Should I invest in a toolkit? - Seiko & Citizen Watch Forum Japanese Watch Reviews, Discussion & Trading
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Old 06-18-2016, 12:27 PM   #1 (permalink)
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Question Should I invest in a toolkit?

I'm wondering if I should invest in a watch repair tool kit? I love to tinker. I love watches; I own a handful. I'm a photographer (I don't know if that helps) with a macro lens. I'm also retired on a fixed income, so something affordable like a starter kit would be desirable.
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Old 06-18-2016, 12:40 PM   #2 (permalink)
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It's a nice hobby. You can get a starter kit but it would be good for opening cases and working on bracelets only, for all the rest you need to buy the tools separately.
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Old 06-18-2016, 12:59 PM   #3 (permalink)
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I would. I bought a watch polishing kit cause I like to refurb watches













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Old 06-18-2016, 01:02 PM   #4 (permalink)
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Quote:
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I would. I bought a watch polishing kit cause I like to refurb watches
Show the kit, it's evidently working good!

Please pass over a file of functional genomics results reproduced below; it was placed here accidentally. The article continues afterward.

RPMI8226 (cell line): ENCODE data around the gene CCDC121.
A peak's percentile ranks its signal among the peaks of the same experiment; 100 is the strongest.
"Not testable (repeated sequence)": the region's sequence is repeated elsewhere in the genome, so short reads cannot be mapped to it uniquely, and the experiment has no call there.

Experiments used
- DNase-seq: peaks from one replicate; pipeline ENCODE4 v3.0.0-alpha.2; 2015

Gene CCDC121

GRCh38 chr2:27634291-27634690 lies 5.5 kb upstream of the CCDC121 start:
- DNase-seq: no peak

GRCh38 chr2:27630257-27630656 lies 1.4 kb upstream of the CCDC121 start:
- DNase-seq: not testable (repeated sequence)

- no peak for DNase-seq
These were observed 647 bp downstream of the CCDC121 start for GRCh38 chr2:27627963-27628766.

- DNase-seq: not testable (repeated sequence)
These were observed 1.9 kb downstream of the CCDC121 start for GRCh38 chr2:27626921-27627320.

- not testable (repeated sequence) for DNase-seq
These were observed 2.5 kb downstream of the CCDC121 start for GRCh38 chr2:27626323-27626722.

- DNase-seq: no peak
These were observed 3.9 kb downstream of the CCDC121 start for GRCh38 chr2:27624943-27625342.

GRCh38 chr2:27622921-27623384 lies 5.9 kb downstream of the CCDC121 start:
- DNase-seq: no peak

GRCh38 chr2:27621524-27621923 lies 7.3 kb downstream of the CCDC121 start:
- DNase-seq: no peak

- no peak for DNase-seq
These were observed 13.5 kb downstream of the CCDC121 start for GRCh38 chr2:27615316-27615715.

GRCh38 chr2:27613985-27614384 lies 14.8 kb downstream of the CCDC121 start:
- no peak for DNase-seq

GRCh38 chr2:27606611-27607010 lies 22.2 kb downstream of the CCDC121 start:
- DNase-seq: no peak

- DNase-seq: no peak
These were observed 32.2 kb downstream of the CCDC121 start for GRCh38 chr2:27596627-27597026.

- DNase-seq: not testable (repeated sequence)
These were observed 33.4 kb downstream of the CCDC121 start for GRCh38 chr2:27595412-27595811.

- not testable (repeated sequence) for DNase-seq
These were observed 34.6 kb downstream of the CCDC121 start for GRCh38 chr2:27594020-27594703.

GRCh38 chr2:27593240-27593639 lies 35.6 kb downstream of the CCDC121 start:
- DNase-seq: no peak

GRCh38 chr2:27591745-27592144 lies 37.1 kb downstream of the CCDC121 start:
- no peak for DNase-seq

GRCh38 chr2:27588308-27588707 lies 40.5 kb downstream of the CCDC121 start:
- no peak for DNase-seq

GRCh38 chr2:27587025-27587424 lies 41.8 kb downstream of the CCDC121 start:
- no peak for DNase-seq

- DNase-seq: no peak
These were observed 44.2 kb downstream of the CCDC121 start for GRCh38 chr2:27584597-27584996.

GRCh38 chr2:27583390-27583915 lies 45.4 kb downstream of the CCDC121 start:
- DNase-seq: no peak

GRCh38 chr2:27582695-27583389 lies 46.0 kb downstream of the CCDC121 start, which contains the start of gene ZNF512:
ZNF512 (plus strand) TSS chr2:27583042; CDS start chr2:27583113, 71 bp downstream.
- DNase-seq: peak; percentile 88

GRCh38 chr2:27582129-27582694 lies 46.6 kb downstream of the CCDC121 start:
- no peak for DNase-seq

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Old 06-18-2016, 04:33 PM   #5 (permalink)
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Quote:
Originally Posted by jdm.watches View Post
Show the kit, it's evidently working good!
^plus one to that. Please post info on the kit. You've done some beautiful work there.
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Old 06-18-2016, 04:50 PM   #6 (permalink)
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You can get a good starter's toolkit for 20$ or so... I didn't get a toolkit but I did started buying a few tools every few months or so. I got balls and knives to open up case backs, I have tools to replace straps and bracelets, screwdrivers, a loupe, tweezers, etc.
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Old 06-18-2016, 07:03 PM   #7 (permalink)
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Absolutely. Buy tools. Tinker tinker tinker. Though all the kits I've seen are really poor quality, you're much better off buying a few basic but half decent quality tools here and there as required.
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Old 06-18-2016, 11:12 PM   #8 (permalink)
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Oh man , have I struggled with this one. I too, like to tinker, love the watches and I would love to be able to take them apart, clean and regulate them.
But.